This week we’re looking at a tale that manages to combine elements from disaster movies, The Lord Of The Rings, and The Breakfast Club into a beautiful and poignant tale with strong yet never preachy social commentary. This week we’re looking at The Night of Many Endings by Melissa Payne.
Adult Breakfast Club During A Disaster. Ok, so I love me a good disaster movie, and The Breakfast Club (look it up, kiddos) is one of the most iconic movies Hollywood has ever produced, at least for those of us who were anywhere from young kids (and mostly learning of its amazingness a few years after it released) to young adults (who were actively living it) in that era. Here, Payne manages to hit both notes while admittedly not having quite the same tear-jerking punches of both of her prior novels. The front part of the book sets up the disaster, and actually does nearly as good a job as the Tommy Lee Jones movie Volcano in showing just how “normal” the day of the disaster is. Then the disaster strikes and our more Breakfast Club mode kicks in. Here, our cast isn’t trapped by an overbearing Principal in detention, but in a life and death struggle to stay alive and stay warm during a brutal snowstorm – but the ultimate tones and themes are very similar, up to and including various relevant tragic backstories. (Note that only the currently-relevant-backstories-at-time-of-publication part is similar between the two. The actual backstories are actually wildly divergent and yet great looks into under-told stories of each type of person.) And yet – get ready for yet another movie reference – the ending drags on a bit similar to The Lord Of The Rings: Return Of The King. Ok, the “coronation” has finally happened. We don’t need half the tale being what happens after! (Note, nowhere near that bad here – more like the back 20% ish of the tale.)
Still, the writing is as beautiful and poignant as ever, the overall backstories are inventive in their rarity in literature, and ultimately this *is* a really strong book that everyone should read. Very much recommended.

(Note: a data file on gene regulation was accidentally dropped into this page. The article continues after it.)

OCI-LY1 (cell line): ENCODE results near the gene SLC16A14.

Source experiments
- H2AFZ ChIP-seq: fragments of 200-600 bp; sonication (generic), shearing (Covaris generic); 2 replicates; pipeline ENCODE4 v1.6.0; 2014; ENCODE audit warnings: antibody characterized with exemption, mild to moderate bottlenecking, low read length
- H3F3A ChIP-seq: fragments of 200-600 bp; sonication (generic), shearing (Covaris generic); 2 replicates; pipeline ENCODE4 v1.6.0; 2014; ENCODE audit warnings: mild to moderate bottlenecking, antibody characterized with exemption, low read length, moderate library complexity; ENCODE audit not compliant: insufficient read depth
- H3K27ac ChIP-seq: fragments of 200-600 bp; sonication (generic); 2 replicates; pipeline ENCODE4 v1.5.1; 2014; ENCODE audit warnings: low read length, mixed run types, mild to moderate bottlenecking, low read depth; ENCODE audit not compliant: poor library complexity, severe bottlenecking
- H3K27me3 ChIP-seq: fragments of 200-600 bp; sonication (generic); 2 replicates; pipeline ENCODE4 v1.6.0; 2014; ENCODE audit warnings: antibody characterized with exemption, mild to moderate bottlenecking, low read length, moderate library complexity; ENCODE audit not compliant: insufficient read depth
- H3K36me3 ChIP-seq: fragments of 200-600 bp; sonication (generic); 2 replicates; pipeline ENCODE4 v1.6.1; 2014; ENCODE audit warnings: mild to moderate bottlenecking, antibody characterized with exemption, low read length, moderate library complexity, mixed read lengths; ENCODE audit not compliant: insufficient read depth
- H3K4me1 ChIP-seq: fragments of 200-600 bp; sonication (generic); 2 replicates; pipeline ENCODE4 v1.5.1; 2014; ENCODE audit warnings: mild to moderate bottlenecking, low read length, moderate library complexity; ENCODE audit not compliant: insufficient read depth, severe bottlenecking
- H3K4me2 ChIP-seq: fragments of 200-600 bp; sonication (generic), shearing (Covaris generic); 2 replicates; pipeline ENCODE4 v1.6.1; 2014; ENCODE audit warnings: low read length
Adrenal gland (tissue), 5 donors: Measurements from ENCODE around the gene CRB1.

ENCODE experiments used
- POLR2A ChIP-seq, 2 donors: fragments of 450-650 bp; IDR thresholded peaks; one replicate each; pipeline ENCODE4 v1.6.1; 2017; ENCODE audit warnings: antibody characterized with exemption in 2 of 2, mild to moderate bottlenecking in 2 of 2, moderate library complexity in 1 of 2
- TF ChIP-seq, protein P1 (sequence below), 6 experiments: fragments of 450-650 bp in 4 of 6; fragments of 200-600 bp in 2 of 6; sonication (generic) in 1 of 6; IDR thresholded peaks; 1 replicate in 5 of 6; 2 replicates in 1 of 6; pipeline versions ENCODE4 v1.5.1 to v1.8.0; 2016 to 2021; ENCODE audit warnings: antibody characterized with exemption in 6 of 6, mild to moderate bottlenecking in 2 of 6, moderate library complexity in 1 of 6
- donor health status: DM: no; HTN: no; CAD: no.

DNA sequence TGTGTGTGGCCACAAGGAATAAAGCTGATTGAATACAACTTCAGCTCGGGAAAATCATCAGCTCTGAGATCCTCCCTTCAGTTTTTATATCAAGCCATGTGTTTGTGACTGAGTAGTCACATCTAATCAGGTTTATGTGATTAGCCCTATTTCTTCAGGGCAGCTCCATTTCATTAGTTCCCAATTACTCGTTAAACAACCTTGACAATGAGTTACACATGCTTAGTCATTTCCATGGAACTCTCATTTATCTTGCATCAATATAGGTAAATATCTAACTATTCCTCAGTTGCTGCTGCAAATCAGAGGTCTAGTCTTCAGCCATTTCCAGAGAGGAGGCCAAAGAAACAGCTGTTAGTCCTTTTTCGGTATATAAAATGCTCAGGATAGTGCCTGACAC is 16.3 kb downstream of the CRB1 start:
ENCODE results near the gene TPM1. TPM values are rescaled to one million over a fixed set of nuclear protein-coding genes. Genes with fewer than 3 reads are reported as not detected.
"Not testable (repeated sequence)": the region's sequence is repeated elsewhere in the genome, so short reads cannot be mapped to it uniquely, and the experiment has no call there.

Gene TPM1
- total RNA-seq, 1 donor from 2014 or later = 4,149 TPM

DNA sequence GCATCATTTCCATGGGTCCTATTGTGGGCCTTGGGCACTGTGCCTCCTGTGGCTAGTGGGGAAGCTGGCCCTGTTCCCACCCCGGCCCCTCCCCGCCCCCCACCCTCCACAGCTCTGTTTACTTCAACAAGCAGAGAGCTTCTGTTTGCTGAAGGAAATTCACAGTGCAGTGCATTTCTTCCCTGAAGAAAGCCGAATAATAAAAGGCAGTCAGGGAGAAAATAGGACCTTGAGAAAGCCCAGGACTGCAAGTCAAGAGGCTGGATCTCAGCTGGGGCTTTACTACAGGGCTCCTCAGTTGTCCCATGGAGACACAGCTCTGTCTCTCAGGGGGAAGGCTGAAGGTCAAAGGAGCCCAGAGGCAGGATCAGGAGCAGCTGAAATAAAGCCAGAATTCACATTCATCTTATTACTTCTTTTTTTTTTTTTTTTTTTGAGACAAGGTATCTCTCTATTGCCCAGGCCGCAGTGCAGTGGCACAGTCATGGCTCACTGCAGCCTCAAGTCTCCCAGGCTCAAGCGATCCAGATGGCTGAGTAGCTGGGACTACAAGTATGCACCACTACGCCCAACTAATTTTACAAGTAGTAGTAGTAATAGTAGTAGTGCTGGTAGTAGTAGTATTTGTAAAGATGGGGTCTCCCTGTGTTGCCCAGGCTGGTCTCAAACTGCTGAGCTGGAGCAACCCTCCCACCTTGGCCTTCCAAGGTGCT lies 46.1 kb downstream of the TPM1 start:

Excellent Adventure Starter. For those who like their adventures to be Indiana Jones type – including both going into the jungle and facing down Nazis – well, have I got a book for you. This combines that basic style with Grumley’s usual science/ science fiction bent to produce much more nuanced characters who have much bigger personal stakes than his “breakthrough” series, to great effect in the closing moments. About the only negative is that the final confrontation… isn’t really there. At least not what could have been the *really* cool parts. Still, while I’m not as intrigued about this new series as I was in BREAKTHROUGH by the end of its first book, I definitely want to see where Grumley goes with this. Very much recommended.
This review of The Last Monument by Michael C Grumley was originally written on August 1, 2021.
Cowboy Bodice Ripper. This is one of those slow burn (ish) cowboy romances where you’ve got the busty-and-beautiful-but-no-one-knows-it-because-she-hides-it-all-the-time librarian meeting up with the playboy-that-can’t-escape-his-dark-past cowboy. The slow burn and banter through the front half of the book is great, helped along via a subplot involving a troubled teenager. And then you get to the (nearly requisite in the genre) sex around the 2/3 mark where suddenly both of our leads are very well endowed for their genders. Sure, why not. A bit typical, and a bit of a letdown because of it, but eh, when being typical in one particular area is the worst you can say of a book… it really isn’t a bad book. Fans of the genre will like it, those that aren’t fans of the genre won’t have any real reason to come to the genre via this particular book. For the clean/ sweet crowd, well, I already told you it has a sex scene, and there’s references to several others, both “onscreen” and off. Solid tale mostly solidly told, and it does in fact work as an entry point into the series despite being Book 2. Very much recommended.
This review of All Night Long With A Cowboy by Caitlin Crews was originally written on July 13, 2021.
Loose Threads Come Together Quickly. And Explosively. The front half of this book is very much setup for the back half, but it is intriguing in a very mysterious way in its own right. But then at around the halfway point, Payne inserts a “Holy Hell!!!” moment that explosively changes everything and sets in motion the back half of the book – with some explosive revelations of its own, up to almost literally the last page of the tale. Truly excellent book, and I’ll very much be looking for future books from this new author. Very much recommended.
This review of The Secrets of Lost Stones by Melissa Payne was originally written on August 27, 2019.